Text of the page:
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Former Passport PM Tim Garry Readies Solo Bid

The former No. 2 man at John Burbank’s firm plans to roll out Pelorus Jack Capital early next year.

Former Passport Capital portfolio manager and risk management chief Tim Garry is preparing to debut a long-short equity fund, a potentially high-profile launch in an otherwise tough environment for start-ups.

The firm will be named Pelorus Jack Capital, after a Risso’s dolphin that was famous in the early 20th century for escorting ships through a passage of water in Cook Strait, New Zealand. It is set to launch in the first or second quarter of 2017.

Garry was the No. 2 man at Passport, the well-regarded, $4.4 billion San Francisco based long-short equity firm headed by John Burbank. Garry left Passport in January 2016.

A graduate of Boston College, where he received an AB in philosophy and English and an MSF in finance, Garry, 37, joined Passport in December of 2007 after starting his career at the Boston-based money manager State Street Global Advisors. As co-chairman of Passport’s risk committee, Garry is credited with dampening the return volatility at Passport, which had developed a reputation for producing lumpy returns.

In a January 2016 letter to investors announcing Garry’s departure, Burbank expressed support for his deputy’s future plans. “Given his achievements at Passport, Tim is ready for a new role with an increased level of responsibility,” Burbank wrote. “We look forward to supporting Tim in his future endeavours and appreciate his many valuable contributions to Passport.”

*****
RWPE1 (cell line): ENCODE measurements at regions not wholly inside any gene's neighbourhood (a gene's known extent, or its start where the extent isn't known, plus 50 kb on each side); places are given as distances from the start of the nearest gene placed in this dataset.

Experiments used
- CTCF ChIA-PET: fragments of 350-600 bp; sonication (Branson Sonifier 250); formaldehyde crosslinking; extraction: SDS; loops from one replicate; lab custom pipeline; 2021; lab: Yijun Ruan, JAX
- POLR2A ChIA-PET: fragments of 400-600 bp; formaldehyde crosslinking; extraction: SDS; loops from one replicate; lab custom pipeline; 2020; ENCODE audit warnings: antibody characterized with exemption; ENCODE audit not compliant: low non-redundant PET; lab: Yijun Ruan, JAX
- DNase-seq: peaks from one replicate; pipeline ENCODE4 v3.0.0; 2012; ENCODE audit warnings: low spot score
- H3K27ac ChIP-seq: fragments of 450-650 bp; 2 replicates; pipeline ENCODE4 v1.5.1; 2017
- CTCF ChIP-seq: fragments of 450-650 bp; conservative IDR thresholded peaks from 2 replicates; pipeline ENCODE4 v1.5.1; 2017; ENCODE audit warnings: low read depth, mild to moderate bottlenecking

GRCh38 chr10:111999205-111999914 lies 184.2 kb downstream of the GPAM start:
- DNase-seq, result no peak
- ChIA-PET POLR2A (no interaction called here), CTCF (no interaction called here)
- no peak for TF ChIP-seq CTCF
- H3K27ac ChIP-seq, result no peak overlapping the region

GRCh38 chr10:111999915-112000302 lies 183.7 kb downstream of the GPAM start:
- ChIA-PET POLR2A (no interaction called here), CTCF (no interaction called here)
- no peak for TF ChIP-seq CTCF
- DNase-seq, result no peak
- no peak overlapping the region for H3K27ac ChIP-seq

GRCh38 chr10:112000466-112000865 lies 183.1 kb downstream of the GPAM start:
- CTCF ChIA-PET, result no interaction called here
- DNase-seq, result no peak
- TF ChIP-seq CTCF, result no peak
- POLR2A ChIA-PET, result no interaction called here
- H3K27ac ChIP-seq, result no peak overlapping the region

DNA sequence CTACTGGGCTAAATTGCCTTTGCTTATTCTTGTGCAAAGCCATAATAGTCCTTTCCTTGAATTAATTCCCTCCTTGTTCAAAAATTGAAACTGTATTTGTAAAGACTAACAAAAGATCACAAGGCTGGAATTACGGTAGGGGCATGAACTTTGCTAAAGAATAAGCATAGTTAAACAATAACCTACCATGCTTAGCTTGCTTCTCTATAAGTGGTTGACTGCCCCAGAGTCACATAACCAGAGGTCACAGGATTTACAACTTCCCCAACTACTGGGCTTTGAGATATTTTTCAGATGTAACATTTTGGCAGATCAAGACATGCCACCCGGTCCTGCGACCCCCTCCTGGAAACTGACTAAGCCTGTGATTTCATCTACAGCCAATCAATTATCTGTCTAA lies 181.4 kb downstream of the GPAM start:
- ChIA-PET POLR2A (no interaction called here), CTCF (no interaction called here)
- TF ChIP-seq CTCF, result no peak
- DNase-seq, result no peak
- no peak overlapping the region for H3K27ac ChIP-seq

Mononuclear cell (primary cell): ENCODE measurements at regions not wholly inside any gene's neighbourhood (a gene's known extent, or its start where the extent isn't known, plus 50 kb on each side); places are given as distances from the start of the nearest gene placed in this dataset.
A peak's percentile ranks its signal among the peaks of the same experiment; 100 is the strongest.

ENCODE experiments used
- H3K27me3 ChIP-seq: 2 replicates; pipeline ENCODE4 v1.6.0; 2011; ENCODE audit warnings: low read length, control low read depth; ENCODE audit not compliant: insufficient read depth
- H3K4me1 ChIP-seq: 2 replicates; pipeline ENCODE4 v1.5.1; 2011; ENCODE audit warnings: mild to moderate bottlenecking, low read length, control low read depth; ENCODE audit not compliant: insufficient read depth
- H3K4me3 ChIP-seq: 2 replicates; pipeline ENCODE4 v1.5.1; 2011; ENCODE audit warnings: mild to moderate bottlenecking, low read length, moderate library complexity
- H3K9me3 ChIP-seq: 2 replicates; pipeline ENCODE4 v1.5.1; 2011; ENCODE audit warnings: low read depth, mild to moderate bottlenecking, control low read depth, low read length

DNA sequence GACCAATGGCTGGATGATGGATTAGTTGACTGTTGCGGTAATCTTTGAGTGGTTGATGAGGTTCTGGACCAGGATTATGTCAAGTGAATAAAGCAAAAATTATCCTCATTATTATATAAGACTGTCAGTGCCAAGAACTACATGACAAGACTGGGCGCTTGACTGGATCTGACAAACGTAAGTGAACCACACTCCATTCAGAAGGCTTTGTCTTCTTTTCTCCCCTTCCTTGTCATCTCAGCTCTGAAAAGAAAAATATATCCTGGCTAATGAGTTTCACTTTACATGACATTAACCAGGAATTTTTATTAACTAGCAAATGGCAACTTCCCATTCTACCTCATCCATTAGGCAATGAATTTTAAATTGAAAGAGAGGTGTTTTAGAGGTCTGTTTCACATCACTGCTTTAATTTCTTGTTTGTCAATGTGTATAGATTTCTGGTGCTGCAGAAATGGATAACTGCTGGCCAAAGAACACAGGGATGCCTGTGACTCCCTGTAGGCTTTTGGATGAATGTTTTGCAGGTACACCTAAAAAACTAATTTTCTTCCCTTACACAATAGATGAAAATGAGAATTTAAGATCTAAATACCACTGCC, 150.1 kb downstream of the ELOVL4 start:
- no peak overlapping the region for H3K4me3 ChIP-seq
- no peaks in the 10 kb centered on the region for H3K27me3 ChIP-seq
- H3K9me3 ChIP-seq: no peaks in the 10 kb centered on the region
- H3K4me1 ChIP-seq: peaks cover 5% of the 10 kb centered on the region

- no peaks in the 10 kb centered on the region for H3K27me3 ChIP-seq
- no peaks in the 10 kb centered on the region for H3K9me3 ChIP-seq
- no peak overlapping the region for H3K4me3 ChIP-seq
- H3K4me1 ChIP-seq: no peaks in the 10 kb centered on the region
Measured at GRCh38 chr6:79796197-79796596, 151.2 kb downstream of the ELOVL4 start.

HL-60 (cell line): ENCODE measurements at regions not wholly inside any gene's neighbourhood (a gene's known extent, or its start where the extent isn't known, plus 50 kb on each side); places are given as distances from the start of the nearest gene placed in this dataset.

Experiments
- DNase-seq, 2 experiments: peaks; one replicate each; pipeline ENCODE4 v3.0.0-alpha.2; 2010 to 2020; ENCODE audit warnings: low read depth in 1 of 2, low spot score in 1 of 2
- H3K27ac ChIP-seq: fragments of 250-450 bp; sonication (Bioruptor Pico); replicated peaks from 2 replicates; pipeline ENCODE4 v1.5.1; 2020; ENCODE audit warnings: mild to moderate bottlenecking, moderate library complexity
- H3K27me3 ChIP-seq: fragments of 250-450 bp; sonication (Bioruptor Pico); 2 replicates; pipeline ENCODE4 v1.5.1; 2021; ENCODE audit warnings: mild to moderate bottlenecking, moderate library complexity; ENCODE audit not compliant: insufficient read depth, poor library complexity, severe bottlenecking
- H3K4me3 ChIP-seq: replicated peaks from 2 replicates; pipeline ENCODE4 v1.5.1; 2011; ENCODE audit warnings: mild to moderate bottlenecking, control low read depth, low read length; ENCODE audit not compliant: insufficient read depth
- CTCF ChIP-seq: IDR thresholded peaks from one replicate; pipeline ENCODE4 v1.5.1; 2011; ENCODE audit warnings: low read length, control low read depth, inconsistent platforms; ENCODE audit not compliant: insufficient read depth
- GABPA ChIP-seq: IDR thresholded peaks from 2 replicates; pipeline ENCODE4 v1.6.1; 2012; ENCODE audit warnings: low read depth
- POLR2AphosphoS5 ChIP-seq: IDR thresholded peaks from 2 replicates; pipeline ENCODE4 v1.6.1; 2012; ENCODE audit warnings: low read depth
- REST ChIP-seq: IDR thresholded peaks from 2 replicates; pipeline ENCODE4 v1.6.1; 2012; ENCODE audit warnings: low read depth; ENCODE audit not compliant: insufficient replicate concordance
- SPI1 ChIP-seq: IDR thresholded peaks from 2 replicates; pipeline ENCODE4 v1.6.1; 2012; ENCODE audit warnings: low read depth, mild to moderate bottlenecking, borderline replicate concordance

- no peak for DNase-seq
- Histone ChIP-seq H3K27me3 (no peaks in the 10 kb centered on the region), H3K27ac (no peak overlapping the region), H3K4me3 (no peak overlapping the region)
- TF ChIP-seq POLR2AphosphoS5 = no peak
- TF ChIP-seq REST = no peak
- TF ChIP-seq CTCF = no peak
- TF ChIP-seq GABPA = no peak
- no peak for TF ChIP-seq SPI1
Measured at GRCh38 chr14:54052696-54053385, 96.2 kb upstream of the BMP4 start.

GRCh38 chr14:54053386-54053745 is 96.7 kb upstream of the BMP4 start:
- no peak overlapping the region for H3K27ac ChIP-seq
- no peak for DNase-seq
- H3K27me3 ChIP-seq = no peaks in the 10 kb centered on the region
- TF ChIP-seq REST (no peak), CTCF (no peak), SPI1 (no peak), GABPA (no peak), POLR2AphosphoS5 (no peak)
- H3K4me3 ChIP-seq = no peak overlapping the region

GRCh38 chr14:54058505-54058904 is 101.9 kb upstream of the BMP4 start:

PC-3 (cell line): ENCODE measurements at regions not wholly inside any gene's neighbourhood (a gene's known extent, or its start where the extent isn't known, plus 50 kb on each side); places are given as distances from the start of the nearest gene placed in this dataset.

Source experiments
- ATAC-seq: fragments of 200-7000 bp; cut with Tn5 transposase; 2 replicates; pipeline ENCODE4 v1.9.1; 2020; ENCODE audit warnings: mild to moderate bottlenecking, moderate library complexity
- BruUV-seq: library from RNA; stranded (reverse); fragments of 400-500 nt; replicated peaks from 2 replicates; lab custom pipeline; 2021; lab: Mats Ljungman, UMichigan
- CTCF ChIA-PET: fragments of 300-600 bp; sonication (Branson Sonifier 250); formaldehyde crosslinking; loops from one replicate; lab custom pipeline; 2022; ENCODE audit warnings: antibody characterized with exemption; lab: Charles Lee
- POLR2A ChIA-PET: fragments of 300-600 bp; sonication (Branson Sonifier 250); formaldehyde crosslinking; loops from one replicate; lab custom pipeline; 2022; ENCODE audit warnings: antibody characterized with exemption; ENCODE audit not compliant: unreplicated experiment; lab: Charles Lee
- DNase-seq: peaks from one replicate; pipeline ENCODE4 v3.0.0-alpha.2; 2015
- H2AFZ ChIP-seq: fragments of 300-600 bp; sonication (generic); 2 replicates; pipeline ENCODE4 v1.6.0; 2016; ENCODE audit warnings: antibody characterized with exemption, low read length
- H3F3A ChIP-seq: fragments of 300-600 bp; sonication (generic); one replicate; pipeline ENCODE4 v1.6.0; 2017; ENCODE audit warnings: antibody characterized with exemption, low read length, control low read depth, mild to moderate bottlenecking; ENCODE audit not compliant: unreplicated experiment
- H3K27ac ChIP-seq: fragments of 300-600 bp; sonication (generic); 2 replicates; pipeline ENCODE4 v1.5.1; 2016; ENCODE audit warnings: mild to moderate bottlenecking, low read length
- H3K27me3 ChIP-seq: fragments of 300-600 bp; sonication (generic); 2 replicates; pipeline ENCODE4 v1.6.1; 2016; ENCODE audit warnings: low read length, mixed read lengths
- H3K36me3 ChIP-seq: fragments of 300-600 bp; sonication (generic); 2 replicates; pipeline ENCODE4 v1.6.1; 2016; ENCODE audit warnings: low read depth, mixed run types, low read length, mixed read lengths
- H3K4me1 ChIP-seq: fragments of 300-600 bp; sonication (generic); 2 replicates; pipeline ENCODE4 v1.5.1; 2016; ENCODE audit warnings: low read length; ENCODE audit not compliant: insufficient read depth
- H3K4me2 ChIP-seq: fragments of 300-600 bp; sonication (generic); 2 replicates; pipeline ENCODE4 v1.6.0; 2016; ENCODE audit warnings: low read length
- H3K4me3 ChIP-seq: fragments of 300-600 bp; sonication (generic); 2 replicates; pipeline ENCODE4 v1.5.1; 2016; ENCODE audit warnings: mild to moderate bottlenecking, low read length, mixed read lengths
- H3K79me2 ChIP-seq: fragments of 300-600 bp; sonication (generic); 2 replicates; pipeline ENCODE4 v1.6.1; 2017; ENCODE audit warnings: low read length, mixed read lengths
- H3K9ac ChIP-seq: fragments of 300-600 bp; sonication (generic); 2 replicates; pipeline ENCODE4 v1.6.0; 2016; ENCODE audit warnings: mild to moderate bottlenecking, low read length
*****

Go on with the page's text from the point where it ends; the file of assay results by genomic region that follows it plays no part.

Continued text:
Despite his pedigree, however, Garry faces some headwinds. The current investment environment has not been kind to fundamentally focused stock-pickers; the HFRI weighted composite index is up only 4.19 percent year to date through the end of September, with equity focused hedge funds not doing much better at 4.22 percent. The Standard & Poor’s 500 index is up 7.82 percent for the same time frame. Hedge funds as a group have not out preformed the S&P 500 since 2008, when the index lost 37 percent.

Those results, coupled with complaints about perennially high fees, have left many investors frustrated with hedge funds in general, making it harder for new managers to launch. Managers with a reputation and established track record like Garry’s, however, do still remain in demand by investors, who also recognize that many of the industry’s star managers may never again replicate the strong results they enjoyed earlier in their careers.

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Follow Imogen Rose Smith on Twitter at @imogennyc.

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